Social media and employee’s conduct online has without doubt added a layer to the employer and employee relationship. While employees may think that their online activities done outside of work hours may be private, their conduct online may become relevant to their employment, for example, where it may disparage their employer, other employees or clients.
In Besanko v R.B. Aquatics Pty Ltd T/A Swimmers  FWC 1952, a 19-year-old casual swim instructor was summarily dismissed from her employment after her employer discovered a Facebook post in which she recommended a rival swim school where she also worked.
In a private Facebook group, the employee responded to a post seeking recommendations for swim schools with the name of another swim school where she also worked as a casual swim instructor. After being alerted to the post, the employer raised the post with the employee who denied that she had done anything wrong and or that she intended to cause any damage to the employer.
The employer considered that the employee’s conduct in providing an unsolicited recommendation was unsatisfactory and disloyal, particularly as the employee had been in receipt of JobKeeper payments from her employment with them during the COVID-19 pandemic. The employer summarily dismissed the employee.
The employee lodged an unfair dismissal application with the Fair Work Commission (FWC). The employer raised jurisdictional objections, including that the dismissal was consistent with the Small Business Fair Dismissal Code. The employer submitted that the employee’s conduct was serious misconduct and that it held a genuine belief that the employee’s conduct was serious because the employee’s comment of recommending a competitor had the potential to damage its business.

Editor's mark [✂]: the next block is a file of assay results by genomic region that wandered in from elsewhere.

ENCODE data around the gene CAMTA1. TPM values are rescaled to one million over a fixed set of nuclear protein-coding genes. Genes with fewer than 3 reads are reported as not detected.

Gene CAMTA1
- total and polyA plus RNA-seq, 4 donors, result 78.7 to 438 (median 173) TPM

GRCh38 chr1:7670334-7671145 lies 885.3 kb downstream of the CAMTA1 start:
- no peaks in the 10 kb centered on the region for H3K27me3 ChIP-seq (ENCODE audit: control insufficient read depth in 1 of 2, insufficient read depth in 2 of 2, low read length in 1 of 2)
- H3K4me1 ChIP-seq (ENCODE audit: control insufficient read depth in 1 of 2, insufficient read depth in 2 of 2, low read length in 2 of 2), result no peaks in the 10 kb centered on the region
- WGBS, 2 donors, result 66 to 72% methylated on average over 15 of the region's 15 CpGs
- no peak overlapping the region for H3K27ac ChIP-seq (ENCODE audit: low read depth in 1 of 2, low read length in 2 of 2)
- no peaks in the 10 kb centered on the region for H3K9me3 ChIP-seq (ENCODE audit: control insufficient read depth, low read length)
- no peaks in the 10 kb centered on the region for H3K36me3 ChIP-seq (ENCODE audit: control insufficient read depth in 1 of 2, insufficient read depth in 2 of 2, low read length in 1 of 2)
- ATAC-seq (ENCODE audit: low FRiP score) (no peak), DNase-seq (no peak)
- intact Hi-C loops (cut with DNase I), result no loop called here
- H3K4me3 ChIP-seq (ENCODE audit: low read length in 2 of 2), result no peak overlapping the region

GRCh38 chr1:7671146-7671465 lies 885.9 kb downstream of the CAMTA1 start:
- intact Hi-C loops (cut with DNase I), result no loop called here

The FWC considered that the employee’s behaviour was “foolish, naïve and ill-judged” and was a “regrettable example” of the use of social media without considering the consequences. However, the FWC was not satisfied that that the conduct was wilful or deliberate, or that the conduct was so serious that it destroyed the employment relationship and warranted summary dismissal. In particular the FWC noted that:
- The employee did not denigrate her employer in the post;
- There was no evidence that the employer’s business suffered harm or damage;
- The post was made in a private Facebook group and the employee’s profile was on private, so it would not have been apparent that the employee was employed by the employer;
- The duty of fidelity and good faith had not been breached; and
- The employee naively and wrongly believed that because she was employed by both swim schools, her conduct was not inconsistent with her obligations to both employers.
Accordingly, the FWC found that the employee’s dismissal was not consistent with the Code. Having formed this conclusion, it went on to also find that the dismissal was harsh, unjust or unreasonable as there was not a valid reason for dismissal, the employee was not notified of the reason for dismissal and the decision to dismiss had been made before the employee was provided with an opportunity to provide a response.
While the FWC did not consider that the employee should have been summarily dismissed, it did consider that the conduct warranted criticism and disciplinary action.
Lessons for employers
Generally, employers will not have an interest in the online activities of employees outside of work hours. However, employees conduct online could become relevant to their employment where it may breach the employment duties owed to employers. The Courts have recognised that employees conduct on social media can have an impact on the employment relationship and employees have to be aware that their social media conduct could affect their employment.
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